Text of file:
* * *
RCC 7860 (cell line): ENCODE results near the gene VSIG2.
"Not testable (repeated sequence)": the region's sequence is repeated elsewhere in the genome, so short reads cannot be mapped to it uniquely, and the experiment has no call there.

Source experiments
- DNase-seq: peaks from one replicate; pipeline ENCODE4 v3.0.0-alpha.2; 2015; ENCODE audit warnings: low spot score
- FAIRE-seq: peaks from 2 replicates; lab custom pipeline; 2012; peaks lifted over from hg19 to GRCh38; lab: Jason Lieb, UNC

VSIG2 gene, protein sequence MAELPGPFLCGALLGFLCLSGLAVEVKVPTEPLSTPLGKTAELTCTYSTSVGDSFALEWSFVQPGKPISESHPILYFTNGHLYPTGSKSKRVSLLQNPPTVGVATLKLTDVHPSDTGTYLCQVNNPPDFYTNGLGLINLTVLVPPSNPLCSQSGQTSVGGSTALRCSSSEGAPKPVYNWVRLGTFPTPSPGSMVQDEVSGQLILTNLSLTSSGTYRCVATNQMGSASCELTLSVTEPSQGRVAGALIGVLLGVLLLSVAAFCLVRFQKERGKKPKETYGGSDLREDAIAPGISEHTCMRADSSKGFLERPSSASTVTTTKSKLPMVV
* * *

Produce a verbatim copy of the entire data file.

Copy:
RCC 7860 (cell line): ENCODE results near the gene VSIG2.
"Not testable (repeated sequence)": the region's sequence is repeated elsewhere in the genome, so short reads cannot be mapped to it uniquely, and the experiment has no call there.

Source experiments
- DNase-seq: peaks from one replicate; pipeline ENCODE4 v3.0.0-alpha.2; 2015; ENCODE audit warnings: low spot score
- FAIRE-seq: peaks from 2 replicates; lab custom pipeline; 2012; peaks lifted over from hg19 to GRCh38; lab: Jason Lieb, UNC

VSIG2 gene, protein sequence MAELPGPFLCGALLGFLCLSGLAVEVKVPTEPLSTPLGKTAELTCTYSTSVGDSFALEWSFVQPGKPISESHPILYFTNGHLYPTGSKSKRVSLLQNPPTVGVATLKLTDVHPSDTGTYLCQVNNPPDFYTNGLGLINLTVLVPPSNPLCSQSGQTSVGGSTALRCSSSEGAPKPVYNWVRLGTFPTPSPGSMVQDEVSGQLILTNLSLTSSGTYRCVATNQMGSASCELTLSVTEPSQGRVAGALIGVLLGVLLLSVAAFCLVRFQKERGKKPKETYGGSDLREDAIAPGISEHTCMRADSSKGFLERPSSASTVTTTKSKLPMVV